It will likely be a few more decades before we get to gene-splice ourselves to become cheetah-men and hawk-women, but in the meantime, you can test out what your animal self might look like with a cool new 3D visualization tool.
There are lots of ways to fake three dimensions with two dimensional images: some crazy stuff is possible if you know what you're doing. But, this isn't real 3D. The only way to get real 3D out of a 2D medium like paint is to gradually build up a sculpture out of hundreds of layers, which is where these incredibly lifelike goldfish come from.
A digital picture lets you preserve an image of something indefinitely, thanks to the resilience and longevity of digital data. Digitally preserving a whole object is an entirely different kettle o' fish, but the OrcaM reconstruction sphere makes the process fast, simple, and flawless.
If we've had one thing hammered into our unwilling skulls over the last few years at CES, it's this: 2D sucks, and 3D is awesome. Nothing is better in 2D. Nothing. Not even pictures of your dog. Somehow (and it won't tell us how), Casio is able to take 2D snapshots, add depth, and then use a proprietary 3D printer to make sculptures out of them. The results, while striking, can be a bit strange, as with the (excessively?) pointy dalmatian in the picture above.
The reason 3D movies and television are so headache-inducing is that they're not actually being projected in three dimensions. What is real 3D (as far as our brains are concerned) are holographic displays, and we're getting very, very close to that holographic TV you've always wanted.
There's no shortage of 3D displays and TVs available for purchase these days. To many, the extra couple hundred — or sometimes thousand — bucks isn't worth the extra "D," but prices are slowly coming down from a year ago. Sony isn't giving up the 3D dream, though. The company is gambling hard on 3D tech, this year releasing the 3D TVs you'd expect, as well as some crazier options in the Personal 3D Viewer or 3D binocular camcorder or 3D cameras. Now with store shelves full of 3D-enabled PlayStation 3 games, so something like this only makes sense. The PlayStation 3D Display is Sony's latest 3D consumer goodie and it's aimed squarely at college dorm rooms. Think of it as the startup kit to suck non-believers into the 3D vortex. So, will it claim you, too?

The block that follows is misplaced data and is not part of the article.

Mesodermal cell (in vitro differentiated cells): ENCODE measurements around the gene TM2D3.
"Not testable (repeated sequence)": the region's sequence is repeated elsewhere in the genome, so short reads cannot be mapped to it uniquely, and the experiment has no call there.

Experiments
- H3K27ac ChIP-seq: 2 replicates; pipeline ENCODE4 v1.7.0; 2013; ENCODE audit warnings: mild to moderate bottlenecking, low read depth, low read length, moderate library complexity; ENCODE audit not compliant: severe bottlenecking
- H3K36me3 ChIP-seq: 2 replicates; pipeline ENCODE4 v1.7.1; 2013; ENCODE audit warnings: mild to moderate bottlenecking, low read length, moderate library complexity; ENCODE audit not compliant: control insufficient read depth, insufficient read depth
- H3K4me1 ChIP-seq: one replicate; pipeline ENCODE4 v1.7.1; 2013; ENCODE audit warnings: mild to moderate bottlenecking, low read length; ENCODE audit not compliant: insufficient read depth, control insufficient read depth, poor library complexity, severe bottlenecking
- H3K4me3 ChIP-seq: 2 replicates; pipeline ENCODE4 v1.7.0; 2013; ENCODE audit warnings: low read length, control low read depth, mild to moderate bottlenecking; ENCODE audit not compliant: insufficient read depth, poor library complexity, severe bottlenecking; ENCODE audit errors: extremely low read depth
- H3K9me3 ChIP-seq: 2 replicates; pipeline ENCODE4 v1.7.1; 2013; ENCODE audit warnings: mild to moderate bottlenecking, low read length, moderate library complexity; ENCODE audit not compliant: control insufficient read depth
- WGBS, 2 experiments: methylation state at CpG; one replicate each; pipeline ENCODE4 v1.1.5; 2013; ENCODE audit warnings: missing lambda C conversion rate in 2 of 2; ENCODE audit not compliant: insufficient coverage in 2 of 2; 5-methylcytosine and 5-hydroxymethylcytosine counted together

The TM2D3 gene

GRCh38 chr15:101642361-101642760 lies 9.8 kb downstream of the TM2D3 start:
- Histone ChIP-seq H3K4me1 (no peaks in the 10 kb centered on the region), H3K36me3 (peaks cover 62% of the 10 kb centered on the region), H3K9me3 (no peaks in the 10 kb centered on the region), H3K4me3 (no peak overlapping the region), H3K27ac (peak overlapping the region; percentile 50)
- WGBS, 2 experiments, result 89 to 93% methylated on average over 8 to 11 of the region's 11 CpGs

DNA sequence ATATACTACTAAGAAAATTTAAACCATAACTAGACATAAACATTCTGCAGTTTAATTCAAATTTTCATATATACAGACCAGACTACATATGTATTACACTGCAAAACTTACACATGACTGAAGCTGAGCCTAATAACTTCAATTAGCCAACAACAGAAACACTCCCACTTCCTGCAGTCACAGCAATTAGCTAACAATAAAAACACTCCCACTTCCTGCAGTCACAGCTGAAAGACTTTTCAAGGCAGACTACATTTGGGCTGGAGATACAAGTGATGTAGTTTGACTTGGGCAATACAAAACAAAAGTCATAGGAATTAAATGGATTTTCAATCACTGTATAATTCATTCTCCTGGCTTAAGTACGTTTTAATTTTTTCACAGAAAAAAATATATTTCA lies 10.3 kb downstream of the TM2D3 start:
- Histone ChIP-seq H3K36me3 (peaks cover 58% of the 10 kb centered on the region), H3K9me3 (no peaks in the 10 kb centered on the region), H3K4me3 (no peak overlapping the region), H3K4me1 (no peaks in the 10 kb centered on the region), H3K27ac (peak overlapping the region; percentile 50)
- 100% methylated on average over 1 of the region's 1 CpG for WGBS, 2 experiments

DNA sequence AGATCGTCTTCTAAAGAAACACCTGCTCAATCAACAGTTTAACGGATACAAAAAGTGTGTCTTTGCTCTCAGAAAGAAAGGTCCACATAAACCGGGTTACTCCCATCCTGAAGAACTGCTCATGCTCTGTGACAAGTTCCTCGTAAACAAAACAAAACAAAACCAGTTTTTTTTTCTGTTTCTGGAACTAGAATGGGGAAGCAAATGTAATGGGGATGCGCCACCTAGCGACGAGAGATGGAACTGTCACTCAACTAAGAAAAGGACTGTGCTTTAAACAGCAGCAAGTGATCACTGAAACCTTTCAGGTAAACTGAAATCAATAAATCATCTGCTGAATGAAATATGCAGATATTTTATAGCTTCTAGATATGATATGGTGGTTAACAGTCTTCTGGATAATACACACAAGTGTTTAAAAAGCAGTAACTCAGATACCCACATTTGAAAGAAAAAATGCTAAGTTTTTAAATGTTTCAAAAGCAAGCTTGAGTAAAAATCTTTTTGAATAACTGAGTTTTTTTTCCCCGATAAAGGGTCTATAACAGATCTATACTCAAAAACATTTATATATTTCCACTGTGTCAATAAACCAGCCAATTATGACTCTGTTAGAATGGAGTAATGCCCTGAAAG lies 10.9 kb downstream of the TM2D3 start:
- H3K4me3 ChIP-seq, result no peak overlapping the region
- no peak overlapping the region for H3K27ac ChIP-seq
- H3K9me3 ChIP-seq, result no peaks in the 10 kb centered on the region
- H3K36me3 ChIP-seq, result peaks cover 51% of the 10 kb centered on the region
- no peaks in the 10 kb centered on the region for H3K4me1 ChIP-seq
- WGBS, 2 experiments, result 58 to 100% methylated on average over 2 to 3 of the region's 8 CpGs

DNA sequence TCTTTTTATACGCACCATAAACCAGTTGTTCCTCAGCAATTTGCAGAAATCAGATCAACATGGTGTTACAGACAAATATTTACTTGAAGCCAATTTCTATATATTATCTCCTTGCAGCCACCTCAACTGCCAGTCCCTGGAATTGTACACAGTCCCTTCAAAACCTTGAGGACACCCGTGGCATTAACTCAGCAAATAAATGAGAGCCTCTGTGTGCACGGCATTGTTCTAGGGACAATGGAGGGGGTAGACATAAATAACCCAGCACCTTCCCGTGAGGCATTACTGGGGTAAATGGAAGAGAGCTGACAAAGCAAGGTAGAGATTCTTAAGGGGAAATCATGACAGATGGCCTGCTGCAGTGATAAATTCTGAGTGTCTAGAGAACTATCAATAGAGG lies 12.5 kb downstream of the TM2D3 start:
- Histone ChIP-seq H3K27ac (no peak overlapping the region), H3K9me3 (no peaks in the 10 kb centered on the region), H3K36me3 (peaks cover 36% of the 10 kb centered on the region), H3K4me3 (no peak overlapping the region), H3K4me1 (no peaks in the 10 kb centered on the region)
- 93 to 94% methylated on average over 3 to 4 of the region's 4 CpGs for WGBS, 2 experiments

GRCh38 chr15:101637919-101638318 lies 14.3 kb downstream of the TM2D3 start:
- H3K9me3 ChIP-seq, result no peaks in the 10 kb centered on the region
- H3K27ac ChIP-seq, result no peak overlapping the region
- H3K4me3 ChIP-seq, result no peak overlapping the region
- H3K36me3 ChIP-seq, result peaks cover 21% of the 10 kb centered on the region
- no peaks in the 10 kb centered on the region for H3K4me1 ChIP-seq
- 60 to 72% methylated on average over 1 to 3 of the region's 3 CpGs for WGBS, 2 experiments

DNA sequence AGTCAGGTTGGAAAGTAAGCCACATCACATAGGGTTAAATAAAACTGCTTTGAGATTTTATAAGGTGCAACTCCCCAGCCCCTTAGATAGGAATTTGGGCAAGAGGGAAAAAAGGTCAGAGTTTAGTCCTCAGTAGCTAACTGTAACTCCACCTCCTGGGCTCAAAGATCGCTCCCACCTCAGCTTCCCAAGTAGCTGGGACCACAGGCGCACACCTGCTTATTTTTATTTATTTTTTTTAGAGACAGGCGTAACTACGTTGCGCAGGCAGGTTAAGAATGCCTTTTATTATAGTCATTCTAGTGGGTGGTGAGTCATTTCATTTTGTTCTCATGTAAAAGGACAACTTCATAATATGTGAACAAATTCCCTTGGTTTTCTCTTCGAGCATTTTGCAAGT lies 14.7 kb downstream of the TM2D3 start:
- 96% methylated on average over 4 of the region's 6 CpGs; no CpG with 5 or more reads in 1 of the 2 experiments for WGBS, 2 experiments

Revealed at IFA in Berlin, Toshiba's Regza 55X3 (known as ZL2 in Europe) isn't just a fancy 3D TV that doesn't require silly glasses — it has Quad Full High Definition — a.k.a. 4K2K HD — a.k.a. your eyeballs watering up over picture clarity like never before. And it can be yours this December.
Mildly put, Sony's HMZ-T1 Personal 3D Viewer that's capable of projecting a virtual 150-inch screen in a pair of goggles is the stuff of every nerd's wildest dreams. In reality, that's all it is: a display. One modder decided he wanted virtual reality, so he gave it some head-tracking abilities.
This year tech companies went over the top to shove 3D into everybody's homes, offices and pockets. We're not going to lie: we covered a lot of 3D tech. While we mostly complained about cumbersome 3D glasses and converted 3D content, 3D's not really terrible. It has its flaws, but it's getting better with every month. Leading the 3D revolution are obviously Sony, Nintendo and Toshiba. No other consumer electronics companies have bet as much on 3D as these, so don't be surprised to see more than a few of their products make our list of 15 3D gadgets that are worth your money this year.
Quick! Somebody call James Cameron. YouTube's added a new feature that *gasp* converts 2D videos into 3D ones. Now, we can all watch that Nyan Cat in three freakin' dee. Joy.